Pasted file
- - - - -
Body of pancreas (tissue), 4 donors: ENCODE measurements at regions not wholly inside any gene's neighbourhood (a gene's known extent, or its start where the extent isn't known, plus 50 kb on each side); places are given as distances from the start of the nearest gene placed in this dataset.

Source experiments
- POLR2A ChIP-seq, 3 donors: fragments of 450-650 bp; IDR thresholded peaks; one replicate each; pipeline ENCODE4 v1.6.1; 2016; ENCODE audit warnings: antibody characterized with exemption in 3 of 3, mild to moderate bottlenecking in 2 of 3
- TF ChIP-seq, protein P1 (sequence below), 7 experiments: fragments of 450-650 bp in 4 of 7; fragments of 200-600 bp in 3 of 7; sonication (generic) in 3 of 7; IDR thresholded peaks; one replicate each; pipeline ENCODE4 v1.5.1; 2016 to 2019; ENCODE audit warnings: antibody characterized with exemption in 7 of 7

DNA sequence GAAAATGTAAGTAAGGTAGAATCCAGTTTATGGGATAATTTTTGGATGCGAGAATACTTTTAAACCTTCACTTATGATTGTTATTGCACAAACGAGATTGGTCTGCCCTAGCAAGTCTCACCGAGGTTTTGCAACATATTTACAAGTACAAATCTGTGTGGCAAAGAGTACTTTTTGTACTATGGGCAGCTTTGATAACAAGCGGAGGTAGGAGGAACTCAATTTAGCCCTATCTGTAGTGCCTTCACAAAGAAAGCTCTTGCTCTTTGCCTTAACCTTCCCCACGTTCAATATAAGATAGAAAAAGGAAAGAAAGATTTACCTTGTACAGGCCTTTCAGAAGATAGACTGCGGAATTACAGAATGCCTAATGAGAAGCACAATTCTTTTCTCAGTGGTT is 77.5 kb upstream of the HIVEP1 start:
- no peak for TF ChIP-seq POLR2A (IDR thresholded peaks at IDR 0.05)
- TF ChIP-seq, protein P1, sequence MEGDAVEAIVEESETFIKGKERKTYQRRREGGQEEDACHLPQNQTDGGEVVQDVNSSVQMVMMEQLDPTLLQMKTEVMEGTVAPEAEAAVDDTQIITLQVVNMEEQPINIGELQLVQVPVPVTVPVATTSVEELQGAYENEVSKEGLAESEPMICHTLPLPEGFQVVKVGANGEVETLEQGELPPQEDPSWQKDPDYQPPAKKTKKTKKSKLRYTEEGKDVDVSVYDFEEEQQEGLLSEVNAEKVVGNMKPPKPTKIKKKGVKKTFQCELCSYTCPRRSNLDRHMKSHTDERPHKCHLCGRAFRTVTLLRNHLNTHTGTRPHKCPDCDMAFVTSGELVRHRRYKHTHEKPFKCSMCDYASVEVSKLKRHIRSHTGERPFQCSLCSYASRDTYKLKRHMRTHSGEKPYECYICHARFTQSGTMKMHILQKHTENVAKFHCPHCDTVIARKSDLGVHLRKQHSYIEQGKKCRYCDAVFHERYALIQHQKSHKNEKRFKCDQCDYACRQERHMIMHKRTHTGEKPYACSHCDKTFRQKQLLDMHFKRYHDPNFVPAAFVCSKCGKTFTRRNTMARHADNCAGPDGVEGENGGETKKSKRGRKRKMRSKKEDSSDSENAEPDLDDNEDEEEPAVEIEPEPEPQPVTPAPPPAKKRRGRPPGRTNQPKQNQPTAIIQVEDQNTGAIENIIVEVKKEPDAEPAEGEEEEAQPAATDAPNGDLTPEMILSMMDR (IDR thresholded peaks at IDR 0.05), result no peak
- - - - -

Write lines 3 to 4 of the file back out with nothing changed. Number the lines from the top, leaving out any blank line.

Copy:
- POLR2A ChIP-seq, 3 donors: fragments of 450-650 bp; IDR thresholded peaks; one replicate each; pipeline ENCODE4 v1.6.1; 2016; ENCODE audit warnings: antibody characterized with exemption in 3 of 3, mild to moderate bottlenecking in 2 of 3
- TF ChIP-seq, protein P1 (sequence below), 7 experiments: fragments of 450-650 bp in 4 of 7; fragments of 200-600 bp in 3 of 7; sonication (generic) in 3 of 7; IDR thresholded peaks; one replicate each; pipeline ENCODE4 v1.5.1; 2016 to 2019; ENCODE audit warnings: antibody characterized with exemption in 7 of 7